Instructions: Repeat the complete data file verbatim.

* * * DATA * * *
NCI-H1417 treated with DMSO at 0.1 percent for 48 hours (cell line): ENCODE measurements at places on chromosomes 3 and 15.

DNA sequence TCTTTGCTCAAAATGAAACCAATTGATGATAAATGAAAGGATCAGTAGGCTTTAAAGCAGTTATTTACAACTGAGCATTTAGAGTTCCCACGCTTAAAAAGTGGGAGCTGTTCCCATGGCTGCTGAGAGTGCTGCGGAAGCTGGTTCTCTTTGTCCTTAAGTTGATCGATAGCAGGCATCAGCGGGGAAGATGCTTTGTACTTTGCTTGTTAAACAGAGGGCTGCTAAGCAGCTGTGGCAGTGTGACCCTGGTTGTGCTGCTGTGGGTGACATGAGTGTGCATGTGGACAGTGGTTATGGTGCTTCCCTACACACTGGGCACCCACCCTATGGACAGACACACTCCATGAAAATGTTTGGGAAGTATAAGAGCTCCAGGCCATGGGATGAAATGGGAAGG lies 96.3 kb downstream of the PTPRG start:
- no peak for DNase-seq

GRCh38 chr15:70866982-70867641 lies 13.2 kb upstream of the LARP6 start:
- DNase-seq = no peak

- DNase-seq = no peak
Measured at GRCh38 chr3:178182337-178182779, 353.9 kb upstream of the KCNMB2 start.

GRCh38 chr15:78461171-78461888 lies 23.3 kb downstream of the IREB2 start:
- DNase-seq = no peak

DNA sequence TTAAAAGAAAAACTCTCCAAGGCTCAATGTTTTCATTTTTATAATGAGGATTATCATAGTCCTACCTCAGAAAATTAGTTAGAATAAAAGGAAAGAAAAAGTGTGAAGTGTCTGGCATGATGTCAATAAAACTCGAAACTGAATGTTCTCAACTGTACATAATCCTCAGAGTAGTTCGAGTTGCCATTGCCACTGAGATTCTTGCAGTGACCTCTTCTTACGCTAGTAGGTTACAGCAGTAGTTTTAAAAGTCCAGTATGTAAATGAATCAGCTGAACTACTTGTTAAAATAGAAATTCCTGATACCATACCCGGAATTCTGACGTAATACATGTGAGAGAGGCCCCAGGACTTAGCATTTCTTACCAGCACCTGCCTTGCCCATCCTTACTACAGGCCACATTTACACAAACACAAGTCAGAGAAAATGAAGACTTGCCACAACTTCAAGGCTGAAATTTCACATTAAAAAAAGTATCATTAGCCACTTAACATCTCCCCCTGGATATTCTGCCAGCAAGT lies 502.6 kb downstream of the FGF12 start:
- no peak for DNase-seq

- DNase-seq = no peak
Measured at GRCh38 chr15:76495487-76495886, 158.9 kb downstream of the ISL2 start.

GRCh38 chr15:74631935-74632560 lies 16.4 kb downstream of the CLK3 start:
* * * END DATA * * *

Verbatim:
NCI-H1417 treated with DMSO at 0.1 percent for 48 hours (cell line): ENCODE measurements at places on chromosomes 3 and 15.

DNA sequence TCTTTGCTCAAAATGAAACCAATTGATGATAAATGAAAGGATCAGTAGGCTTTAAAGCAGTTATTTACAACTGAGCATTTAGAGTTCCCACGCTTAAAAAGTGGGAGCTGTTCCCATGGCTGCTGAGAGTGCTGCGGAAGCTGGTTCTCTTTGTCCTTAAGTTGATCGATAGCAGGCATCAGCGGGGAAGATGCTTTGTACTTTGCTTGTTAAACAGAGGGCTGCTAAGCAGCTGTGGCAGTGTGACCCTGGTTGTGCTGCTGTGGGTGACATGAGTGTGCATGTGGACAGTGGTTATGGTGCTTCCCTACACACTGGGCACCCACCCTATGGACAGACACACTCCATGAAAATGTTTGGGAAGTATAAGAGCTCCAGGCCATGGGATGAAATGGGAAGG lies 96.3 kb downstream of the PTPRG start:
- no peak for DNase-seq

GRCh38 chr15:70866982-70867641 lies 13.2 kb upstream of the LARP6 start:
- DNase-seq = no peak

- DNase-seq = no peak
Measured at GRCh38 chr3:178182337-178182779, 353.9 kb upstream of the KCNMB2 start.

GRCh38 chr15:78461171-78461888 lies 23.3 kb downstream of the IREB2 start:
- DNase-seq = no peak

DNA sequence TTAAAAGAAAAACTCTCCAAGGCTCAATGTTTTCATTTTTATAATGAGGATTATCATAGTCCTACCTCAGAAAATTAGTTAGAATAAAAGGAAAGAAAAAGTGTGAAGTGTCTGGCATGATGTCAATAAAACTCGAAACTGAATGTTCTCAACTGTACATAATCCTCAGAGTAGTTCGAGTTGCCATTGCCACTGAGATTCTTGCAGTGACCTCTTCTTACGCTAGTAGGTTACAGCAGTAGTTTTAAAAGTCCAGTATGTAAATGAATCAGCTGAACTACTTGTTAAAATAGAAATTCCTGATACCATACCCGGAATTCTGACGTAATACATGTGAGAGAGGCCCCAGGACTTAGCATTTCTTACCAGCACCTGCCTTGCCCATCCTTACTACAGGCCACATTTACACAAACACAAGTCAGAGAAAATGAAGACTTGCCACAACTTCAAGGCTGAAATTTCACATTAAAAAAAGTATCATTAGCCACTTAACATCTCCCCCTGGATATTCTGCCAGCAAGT lies 502.6 kb downstream of the FGF12 start:
- no peak for DNase-seq

- DNase-seq = no peak
Measured at GRCh38 chr15:76495487-76495886, 158.9 kb downstream of the ISL2 start.

GRCh38 chr15:74631935-74632560 lies 16.4 kb downstream of the CLK3 start: